Format

Send to

Choose Destination
Foot Ankle Int. 2005 Jul;26(7):560-7.

The anatomic features of the sural nerve with an emphasis on its clinical importance.

Author information

1
Medicine Anatomy Department, Gül sokak. No:30, D:11, Alsancak, Izmir, 35100, Turkey. asaktan@med.ege.edu.tr

Abstract

BACKGROUND:

The sural nerve is formed by the union of the medial and lateral cutaneous nerves of the leg that originate from the tibial and common peroneal nerves. Operative procedures and traumatic injuries to the popliteal fossa, leg, ankle and foot place the sural nerve and its branches at risk. The aim of this study was to describe the course, variations and some clinically significant relations of the sural nerve.

METHODS:

The sural nerve was dissected in 30 lower limbs (leg-ankle-foot) of 15 cadavers. The specimens were measured, drawn and photographed.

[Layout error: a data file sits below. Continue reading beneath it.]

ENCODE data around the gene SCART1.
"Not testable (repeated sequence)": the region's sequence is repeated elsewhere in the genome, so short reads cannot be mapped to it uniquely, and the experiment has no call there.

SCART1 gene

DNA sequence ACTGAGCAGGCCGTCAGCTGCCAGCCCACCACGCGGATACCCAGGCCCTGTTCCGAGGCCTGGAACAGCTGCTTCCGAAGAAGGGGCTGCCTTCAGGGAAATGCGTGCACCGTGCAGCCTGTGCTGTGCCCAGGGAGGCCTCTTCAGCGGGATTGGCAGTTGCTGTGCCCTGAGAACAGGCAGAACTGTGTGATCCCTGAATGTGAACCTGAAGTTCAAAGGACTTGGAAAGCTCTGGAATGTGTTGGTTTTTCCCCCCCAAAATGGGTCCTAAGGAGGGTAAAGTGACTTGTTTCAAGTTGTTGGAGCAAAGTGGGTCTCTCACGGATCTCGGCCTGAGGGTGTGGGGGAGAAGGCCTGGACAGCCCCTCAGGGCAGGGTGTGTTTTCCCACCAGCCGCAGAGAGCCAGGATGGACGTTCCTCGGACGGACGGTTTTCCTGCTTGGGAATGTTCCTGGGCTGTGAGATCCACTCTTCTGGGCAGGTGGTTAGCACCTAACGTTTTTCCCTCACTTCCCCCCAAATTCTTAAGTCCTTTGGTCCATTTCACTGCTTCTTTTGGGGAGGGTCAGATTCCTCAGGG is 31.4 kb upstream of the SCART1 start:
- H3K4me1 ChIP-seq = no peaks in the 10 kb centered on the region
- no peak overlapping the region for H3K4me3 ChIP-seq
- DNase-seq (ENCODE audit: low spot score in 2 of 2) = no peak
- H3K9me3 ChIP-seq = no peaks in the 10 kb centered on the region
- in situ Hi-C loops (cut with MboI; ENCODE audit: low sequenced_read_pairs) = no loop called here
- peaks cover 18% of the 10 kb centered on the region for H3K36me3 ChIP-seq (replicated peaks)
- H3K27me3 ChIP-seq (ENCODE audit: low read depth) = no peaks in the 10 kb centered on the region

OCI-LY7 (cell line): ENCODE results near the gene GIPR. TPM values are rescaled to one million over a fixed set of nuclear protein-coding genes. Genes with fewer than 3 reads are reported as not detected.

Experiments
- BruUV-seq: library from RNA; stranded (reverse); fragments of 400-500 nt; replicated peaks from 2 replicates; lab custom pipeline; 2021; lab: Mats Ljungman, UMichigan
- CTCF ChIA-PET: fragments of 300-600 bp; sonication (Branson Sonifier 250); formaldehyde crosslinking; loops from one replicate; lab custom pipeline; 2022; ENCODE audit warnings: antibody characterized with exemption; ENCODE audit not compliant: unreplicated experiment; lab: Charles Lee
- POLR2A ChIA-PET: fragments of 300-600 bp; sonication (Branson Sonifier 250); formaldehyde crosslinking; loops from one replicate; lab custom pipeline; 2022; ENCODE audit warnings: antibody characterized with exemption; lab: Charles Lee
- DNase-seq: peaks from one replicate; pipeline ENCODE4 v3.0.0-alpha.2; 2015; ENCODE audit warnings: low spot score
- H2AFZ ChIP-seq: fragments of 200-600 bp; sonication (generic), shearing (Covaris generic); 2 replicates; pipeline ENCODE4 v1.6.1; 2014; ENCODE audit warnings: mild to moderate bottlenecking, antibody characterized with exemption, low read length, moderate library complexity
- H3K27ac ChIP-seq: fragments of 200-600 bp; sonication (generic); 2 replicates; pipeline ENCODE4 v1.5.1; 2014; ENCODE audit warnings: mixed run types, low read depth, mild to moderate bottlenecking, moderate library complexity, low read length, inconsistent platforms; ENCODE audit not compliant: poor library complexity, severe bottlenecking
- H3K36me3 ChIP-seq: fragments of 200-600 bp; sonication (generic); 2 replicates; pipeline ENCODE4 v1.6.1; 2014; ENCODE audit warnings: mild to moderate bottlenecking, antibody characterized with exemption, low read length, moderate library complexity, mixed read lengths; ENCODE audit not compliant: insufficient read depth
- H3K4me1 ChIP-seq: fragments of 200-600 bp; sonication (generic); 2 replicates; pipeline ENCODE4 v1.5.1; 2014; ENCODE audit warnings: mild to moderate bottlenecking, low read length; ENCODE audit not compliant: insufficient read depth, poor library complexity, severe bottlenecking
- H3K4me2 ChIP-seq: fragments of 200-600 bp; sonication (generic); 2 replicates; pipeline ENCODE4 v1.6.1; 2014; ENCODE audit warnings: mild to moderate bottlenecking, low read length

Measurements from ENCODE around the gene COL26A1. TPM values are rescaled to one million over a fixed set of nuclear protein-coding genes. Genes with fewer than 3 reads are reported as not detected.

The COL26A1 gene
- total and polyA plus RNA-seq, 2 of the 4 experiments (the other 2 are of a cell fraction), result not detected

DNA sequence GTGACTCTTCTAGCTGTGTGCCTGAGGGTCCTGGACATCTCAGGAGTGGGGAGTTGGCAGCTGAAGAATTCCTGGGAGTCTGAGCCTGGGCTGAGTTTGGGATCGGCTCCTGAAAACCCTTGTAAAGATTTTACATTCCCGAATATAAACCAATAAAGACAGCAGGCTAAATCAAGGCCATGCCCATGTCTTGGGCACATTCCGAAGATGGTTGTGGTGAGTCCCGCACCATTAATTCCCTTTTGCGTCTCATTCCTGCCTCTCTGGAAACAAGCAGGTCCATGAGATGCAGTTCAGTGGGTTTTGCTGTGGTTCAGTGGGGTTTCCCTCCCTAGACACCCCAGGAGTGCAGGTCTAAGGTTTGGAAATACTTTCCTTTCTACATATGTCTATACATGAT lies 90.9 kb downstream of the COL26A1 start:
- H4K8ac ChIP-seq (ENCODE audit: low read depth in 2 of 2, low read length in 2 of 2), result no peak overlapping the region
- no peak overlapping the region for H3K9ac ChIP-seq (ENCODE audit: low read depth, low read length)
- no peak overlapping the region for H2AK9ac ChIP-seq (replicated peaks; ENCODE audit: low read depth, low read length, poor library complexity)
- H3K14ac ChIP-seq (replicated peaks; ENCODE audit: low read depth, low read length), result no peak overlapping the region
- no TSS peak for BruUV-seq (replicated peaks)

RESULTS:

In 18 specimens (60%) the sural nerve originated from the union of the medial and lateral cutaneous nerves of the leg in the upper two-thirds of the leg (classic type). The union of the medial and lateral cutaneous branches was in the distal third of the leg in three specimens (10%). The lateral cutaneous nerve was absent in five (16.7%), and the medial cutaneous nerve was absent in 2 (6.7%) specimens. In two specimens (6.7%) the nerves had separate courses. The mean distance between the most prominent part of the lateral malleolus and the sural nerve was 12.76 +/- 8.79 mm. The mean distance between the tip of the lateral malleolus and sural nerve was 13.15 +/- 6.88 mm. The most common distribution of the sural nerve in the foot was to the lateral side of the fifth toe (60%), followed by the lateral two and a half toes (26.7%).

CONCLUSIONS:

These described variations and measurements should be helpful for planning operative approaches that minimize the risk of sural nerve injury.

PMID:
16045849
DOI:
10.1177/107110070502600712
[Indexed for MEDLINE]

Supplemental Content

Full text links

Icon for Atypon
Loading ...
Support Center